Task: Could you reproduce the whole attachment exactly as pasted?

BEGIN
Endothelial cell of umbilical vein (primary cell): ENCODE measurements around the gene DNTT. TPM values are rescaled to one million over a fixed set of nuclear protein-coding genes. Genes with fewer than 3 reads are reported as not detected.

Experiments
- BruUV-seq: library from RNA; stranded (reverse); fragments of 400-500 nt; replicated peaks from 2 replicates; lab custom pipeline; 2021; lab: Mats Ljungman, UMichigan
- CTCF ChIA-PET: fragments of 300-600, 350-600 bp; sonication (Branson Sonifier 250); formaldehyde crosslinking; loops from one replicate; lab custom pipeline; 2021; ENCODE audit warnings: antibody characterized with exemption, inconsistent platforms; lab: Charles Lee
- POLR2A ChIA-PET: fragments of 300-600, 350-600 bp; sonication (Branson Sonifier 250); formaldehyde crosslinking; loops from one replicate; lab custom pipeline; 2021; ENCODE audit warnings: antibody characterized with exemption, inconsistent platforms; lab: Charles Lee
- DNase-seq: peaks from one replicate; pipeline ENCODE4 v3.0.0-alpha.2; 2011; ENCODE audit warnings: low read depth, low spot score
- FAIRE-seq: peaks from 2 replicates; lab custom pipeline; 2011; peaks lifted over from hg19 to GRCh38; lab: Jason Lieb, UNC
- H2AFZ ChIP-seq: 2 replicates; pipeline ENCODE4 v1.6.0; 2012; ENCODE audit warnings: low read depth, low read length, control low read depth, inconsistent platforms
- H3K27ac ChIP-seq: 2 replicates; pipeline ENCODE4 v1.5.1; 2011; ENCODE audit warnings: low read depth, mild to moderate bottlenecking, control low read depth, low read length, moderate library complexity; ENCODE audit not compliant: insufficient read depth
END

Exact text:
Endothelial cell of umbilical vein (primary cell): ENCODE measurements around the gene DNTT. TPM values are rescaled to one million over a fixed set of nuclear protein-coding genes. Genes with fewer than 3 reads are reported as not detected.

Experiments
- BruUV-seq: library from RNA; stranded (reverse); fragments of 400-500 nt; replicated peaks from 2 replicates; lab custom pipeline; 2021; lab: Mats Ljungman, UMichigan
- CTCF ChIA-PET: fragments of 300-600, 350-600 bp; sonication (Branson Sonifier 250); formaldehyde crosslinking; loops from one replicate; lab custom pipeline; 2021; ENCODE audit warnings: antibody characterized with exemption, inconsistent platforms; lab: Charles Lee
- POLR2A ChIA-PET: fragments of 300-600, 350-600 bp; sonication (Branson Sonifier 250); formaldehyde crosslinking; loops from one replicate; lab custom pipeline; 2021; ENCODE audit warnings: antibody characterized with exemption, inconsistent platforms; lab: Charles Lee
- DNase-seq: peaks from one replicate; pipeline ENCODE4 v3.0.0-alpha.2; 2011; ENCODE audit warnings: low read depth, low spot score
- FAIRE-seq: peaks from 2 replicates; lab custom pipeline; 2011; peaks lifted over from hg19 to GRCh38; lab: Jason Lieb, UNC
- H2AFZ ChIP-seq: 2 replicates; pipeline ENCODE4 v1.6.0; 2012; ENCODE audit warnings: low read depth, low read length, control low read depth, inconsistent platforms
- H3K27ac ChIP-seq: 2 replicates; pipeline ENCODE4 v1.5.1; 2011; ENCODE audit warnings: low read depth, mild to moderate bottlenecking, control low read depth, low read length, moderate library complexity; ENCODE audit not compliant: insufficient read depth